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Last year I got a call from a client who wanted to create more outdoor living space by building a deck along the back of her house over a part of the yard that was too steep to use. She said she wanted to use Trex, so I was picturing a conventional deck and guardrail. But when I stopped by her house — which was located in the hills above Oakland, Calif. — to look at the job, it became apparent that a conventional design was not going to work.

For one thing, the house had spectacular views of the bay and of San Francisco — views that a wood-picket guardrail would block. Therefore, I suggested using a glass or cable rail system.

Also, one end of the deck would lap onto an existing salt-finish concrete patio; in passing, the owner mentioned that she didn't like the surface of the patio and wondered if it would be possible to cover it with the same composite material we used on the deck. I suggested covering the patio with stone tile instead, and when she said she liked that idea I proposed putting the same material on the deck, too; that way, the two surfaces would match.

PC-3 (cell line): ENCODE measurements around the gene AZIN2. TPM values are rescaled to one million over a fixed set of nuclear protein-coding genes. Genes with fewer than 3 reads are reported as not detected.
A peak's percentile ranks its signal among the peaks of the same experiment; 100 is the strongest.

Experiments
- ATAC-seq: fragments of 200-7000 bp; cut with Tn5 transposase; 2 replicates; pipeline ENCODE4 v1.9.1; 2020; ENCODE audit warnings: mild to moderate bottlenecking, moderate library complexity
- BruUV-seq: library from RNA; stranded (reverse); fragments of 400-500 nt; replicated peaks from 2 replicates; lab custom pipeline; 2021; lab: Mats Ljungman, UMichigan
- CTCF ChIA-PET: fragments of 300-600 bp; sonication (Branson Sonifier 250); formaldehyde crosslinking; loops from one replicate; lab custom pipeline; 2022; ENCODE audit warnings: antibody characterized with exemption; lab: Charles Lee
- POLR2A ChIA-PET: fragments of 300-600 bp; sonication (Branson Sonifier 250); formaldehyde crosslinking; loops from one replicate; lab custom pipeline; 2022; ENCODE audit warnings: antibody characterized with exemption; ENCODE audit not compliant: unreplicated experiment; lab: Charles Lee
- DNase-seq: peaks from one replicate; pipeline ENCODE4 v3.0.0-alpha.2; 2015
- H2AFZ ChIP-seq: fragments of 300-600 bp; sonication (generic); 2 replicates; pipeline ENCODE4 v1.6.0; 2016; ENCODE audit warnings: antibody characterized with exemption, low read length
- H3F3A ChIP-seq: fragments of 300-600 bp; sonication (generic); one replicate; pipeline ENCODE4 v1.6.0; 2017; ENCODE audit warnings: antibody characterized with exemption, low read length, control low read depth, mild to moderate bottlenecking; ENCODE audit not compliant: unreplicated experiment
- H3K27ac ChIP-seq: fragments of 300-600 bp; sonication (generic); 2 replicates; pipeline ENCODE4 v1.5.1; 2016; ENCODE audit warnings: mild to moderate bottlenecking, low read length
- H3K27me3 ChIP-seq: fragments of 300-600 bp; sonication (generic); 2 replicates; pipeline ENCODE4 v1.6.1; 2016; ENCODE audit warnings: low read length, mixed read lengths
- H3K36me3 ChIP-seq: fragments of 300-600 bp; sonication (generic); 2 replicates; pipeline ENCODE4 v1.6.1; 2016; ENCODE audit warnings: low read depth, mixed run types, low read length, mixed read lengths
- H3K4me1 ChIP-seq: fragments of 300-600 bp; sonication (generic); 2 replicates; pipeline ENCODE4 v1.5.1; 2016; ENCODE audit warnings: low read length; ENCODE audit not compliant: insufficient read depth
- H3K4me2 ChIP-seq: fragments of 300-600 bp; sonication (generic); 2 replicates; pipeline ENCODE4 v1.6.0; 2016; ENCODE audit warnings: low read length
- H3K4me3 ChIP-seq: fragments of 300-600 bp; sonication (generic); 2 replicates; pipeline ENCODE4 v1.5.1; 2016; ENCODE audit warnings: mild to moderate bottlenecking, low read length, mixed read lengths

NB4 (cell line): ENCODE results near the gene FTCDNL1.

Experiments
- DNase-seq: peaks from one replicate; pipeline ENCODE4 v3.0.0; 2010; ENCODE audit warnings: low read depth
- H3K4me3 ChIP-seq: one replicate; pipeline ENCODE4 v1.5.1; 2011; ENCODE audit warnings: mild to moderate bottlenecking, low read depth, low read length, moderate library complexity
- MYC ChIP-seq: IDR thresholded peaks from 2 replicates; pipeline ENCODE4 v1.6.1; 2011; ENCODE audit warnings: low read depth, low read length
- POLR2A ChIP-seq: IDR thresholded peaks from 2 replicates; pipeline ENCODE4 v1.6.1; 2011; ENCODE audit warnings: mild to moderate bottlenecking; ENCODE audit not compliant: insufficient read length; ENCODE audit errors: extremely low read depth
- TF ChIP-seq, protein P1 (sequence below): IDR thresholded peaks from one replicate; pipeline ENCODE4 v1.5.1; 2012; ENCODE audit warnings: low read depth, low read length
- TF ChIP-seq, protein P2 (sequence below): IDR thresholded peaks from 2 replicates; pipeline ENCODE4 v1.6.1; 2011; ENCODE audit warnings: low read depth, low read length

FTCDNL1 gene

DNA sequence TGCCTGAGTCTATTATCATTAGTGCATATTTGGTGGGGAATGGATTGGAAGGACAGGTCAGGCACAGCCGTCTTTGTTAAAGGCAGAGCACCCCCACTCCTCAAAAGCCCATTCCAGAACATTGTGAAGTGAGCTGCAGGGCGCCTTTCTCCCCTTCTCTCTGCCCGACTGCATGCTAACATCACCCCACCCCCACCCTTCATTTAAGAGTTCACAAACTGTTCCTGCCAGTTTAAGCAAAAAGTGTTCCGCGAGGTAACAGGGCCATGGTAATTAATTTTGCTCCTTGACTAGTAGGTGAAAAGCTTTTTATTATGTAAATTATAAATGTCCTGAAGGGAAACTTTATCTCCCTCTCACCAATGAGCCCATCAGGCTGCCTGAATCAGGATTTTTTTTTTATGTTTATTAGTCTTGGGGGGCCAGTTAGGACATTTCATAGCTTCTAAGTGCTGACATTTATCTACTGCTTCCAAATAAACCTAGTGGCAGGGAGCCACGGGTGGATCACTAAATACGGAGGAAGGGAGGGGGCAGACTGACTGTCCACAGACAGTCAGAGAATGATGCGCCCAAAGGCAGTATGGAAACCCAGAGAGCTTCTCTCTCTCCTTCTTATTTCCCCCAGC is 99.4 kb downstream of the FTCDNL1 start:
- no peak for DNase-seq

By the end of our meeting, the client had agreed to have my company cover the existing patio with slate tile and build a slate-covered wood-framed deck with a glass guardrail system. The deck would be accessed from the patio, the existing kitchen door, and new French doors in the dining room wall.

Deck Structure

I would have preferred to build a freestanding deck and avoid having to deal with a ledger, but there was fill along the foundation so we couldn't have installed piers there without digging deep holes. Normally we only have to excavate to undisturbed soil, because in this area the temperature almost never drops below freezing.

Our plan was to use a 4-by beam for the ledger, connect a portion of it to the house, and pick up the other end with a post on a concrete pier just beyond the end of the building. The framing at the other edges would land on posts, concrete piers, or the existing concrete patio.